Margaret Thatcher once asserted that nuclear weapons "had kept the peace in Europe for 40 years".
Now 25 years after Cold War paranoia started to recede, debate on the nuclear threat appears to have gone off the radar, as foreign policymakers focus on fighting terrorism.
The Review Books
Get the scoop on which of the latest titles are worth making part of your personal collection.
This is a mistake, according to Rosenbaum, who revels in revealing how close the world has come to oblivion, and could do so again.
He says: "The threat of nuclear war is back, and we have to face it again... We were worried about nuclear terrorism in 2007, but not nuclear war. Nuclear war: so retro."
Practically every possible scenario is examined and a stinging sense of foreboding, as well as a pacey, conversational style, renders the book highly readable.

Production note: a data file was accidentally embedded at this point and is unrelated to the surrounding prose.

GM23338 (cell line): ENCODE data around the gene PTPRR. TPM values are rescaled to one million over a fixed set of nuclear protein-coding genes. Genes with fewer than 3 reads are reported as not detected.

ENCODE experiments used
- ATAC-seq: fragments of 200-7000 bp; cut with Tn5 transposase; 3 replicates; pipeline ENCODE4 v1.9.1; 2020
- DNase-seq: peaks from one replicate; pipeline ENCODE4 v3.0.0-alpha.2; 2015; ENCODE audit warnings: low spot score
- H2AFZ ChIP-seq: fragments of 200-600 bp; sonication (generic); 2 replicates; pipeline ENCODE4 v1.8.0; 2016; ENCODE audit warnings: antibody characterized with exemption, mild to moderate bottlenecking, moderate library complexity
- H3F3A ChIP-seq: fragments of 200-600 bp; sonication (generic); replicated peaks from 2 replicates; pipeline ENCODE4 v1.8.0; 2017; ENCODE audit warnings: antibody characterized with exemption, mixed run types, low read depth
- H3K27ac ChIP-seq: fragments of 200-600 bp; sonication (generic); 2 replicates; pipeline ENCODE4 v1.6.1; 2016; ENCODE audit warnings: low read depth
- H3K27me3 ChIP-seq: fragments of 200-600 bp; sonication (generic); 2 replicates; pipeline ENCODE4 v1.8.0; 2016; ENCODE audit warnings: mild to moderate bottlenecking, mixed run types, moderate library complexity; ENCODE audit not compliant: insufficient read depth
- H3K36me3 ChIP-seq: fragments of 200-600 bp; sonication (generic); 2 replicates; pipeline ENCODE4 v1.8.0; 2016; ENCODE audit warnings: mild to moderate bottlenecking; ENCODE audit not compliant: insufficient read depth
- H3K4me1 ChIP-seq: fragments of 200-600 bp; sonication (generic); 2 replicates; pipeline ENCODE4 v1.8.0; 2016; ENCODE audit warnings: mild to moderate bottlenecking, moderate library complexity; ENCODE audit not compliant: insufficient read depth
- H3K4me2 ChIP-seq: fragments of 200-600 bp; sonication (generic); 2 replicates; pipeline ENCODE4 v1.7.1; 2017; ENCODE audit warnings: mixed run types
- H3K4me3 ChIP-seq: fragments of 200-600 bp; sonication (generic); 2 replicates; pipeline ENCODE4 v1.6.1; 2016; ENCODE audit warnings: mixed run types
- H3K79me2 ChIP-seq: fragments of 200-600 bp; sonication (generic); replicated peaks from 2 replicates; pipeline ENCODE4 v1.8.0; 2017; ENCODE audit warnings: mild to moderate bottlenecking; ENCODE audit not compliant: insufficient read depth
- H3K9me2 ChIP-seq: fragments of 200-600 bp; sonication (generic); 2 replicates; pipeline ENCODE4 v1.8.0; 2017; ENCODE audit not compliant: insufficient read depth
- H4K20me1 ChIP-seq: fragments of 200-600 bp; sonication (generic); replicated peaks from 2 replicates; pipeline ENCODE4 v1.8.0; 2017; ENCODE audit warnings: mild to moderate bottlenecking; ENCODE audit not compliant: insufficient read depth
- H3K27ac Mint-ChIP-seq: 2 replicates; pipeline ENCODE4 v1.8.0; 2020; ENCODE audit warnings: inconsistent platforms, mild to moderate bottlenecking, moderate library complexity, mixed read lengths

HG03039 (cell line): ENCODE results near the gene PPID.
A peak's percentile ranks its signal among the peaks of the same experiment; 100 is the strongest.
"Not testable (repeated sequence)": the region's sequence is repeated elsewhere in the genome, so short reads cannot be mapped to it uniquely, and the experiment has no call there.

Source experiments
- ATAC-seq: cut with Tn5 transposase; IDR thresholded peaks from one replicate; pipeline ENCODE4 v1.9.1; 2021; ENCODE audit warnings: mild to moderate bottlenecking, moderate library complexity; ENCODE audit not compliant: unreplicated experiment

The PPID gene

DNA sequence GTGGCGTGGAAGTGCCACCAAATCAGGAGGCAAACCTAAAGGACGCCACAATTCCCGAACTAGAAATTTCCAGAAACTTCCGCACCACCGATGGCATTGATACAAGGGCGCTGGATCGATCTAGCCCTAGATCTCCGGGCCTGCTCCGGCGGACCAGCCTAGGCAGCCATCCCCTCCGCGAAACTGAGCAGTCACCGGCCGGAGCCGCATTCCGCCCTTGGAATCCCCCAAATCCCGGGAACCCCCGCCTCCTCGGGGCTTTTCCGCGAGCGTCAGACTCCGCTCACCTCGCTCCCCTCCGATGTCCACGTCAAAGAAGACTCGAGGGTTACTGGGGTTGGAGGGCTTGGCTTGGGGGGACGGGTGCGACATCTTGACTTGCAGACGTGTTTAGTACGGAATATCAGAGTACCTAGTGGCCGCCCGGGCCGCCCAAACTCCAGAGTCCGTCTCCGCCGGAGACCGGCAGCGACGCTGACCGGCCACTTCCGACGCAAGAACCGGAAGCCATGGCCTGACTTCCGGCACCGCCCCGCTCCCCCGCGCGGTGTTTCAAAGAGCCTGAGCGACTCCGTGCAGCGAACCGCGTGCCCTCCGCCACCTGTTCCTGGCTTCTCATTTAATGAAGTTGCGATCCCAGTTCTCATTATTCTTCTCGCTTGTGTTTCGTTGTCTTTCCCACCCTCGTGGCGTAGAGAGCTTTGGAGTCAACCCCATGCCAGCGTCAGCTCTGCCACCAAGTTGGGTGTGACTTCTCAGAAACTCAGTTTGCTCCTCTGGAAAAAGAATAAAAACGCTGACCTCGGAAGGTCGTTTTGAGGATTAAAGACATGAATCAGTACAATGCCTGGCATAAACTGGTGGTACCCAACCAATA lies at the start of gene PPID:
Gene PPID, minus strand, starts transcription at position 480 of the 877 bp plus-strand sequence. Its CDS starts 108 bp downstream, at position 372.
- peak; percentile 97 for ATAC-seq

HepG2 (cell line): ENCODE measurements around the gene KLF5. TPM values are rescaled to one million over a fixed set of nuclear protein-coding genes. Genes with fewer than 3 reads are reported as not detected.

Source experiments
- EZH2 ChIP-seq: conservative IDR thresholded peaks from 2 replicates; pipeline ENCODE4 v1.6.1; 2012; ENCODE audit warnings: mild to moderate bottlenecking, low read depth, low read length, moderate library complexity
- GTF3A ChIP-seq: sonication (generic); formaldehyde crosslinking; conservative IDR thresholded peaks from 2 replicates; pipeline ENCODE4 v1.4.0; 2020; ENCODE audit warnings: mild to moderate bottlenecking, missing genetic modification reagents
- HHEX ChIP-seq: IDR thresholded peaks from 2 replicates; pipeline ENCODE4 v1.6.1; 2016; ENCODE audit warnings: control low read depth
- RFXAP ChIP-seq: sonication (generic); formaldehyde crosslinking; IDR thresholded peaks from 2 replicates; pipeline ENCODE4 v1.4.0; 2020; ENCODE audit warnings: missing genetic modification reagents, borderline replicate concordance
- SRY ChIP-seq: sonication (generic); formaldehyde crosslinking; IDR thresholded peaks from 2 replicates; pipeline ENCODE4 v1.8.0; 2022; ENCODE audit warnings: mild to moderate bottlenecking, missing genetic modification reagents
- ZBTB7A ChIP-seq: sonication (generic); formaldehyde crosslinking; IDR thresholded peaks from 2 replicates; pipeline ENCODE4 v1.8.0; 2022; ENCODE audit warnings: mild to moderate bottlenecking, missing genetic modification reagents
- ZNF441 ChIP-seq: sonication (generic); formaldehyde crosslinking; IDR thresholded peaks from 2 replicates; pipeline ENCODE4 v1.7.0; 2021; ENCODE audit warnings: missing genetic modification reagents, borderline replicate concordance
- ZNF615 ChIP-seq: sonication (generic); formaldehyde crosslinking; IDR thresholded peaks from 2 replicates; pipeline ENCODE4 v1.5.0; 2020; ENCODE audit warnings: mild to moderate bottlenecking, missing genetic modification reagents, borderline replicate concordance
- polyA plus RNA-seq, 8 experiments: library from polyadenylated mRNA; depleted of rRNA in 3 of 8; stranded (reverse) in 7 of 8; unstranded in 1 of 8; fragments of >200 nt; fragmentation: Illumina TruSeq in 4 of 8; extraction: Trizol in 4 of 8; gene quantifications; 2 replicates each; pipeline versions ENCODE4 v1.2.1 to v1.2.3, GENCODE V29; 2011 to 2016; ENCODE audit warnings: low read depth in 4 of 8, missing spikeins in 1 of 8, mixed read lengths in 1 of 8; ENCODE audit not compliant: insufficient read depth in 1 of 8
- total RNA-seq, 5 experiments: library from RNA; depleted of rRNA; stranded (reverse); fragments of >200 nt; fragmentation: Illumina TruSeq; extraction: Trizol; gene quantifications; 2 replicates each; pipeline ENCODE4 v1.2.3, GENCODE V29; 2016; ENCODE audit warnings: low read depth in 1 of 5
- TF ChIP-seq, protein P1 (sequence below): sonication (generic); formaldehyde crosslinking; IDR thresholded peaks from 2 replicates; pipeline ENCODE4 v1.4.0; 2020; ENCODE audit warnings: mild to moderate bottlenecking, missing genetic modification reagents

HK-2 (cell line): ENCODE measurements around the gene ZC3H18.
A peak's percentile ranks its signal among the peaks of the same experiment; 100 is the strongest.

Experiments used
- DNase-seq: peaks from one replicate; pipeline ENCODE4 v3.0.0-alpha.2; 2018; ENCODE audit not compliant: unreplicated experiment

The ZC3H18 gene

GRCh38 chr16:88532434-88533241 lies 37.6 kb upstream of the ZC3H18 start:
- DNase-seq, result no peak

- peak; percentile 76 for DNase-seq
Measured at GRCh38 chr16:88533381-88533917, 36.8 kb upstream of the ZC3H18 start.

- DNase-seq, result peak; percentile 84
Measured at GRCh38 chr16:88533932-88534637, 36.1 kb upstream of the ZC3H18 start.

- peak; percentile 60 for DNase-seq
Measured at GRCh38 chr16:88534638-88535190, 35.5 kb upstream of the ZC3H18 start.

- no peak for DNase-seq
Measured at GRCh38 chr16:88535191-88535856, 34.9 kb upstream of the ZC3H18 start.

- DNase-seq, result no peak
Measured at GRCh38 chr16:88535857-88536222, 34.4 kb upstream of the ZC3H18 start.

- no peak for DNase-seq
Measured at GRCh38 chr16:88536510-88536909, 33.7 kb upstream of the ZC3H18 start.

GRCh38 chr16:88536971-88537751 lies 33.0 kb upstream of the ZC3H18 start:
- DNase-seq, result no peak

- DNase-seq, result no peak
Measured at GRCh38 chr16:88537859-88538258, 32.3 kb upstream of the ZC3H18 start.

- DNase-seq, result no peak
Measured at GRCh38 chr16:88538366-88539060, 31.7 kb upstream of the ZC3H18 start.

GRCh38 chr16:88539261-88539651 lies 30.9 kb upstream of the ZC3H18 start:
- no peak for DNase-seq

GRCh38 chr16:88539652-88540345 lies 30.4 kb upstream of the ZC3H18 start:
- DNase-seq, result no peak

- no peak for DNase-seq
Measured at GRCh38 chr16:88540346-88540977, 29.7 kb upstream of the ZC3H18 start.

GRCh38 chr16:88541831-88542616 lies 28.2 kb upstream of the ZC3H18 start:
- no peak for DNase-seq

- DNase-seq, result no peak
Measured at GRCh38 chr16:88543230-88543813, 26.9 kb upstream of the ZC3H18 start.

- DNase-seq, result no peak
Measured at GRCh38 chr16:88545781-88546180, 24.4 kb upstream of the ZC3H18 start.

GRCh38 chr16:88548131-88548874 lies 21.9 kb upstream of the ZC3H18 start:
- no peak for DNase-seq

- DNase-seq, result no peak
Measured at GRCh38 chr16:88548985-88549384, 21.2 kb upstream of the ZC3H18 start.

The author examines the possibilities: maybe in the Middle East, with an Islamic state versus Israel (which continues to deny the extent of its arsenal) or the US and Russia, which still have thousands of missiles pointed at each other; the dangerously ambitious North Korea; and Pakistan (Al Qaeda, tensions with India and links to the Taliban).
Rosenbaum nails his colours to the mast and warns world leaders: "Nothing justifies following orders for genocide."
Or as Maggie would say : "No, NO, NO!"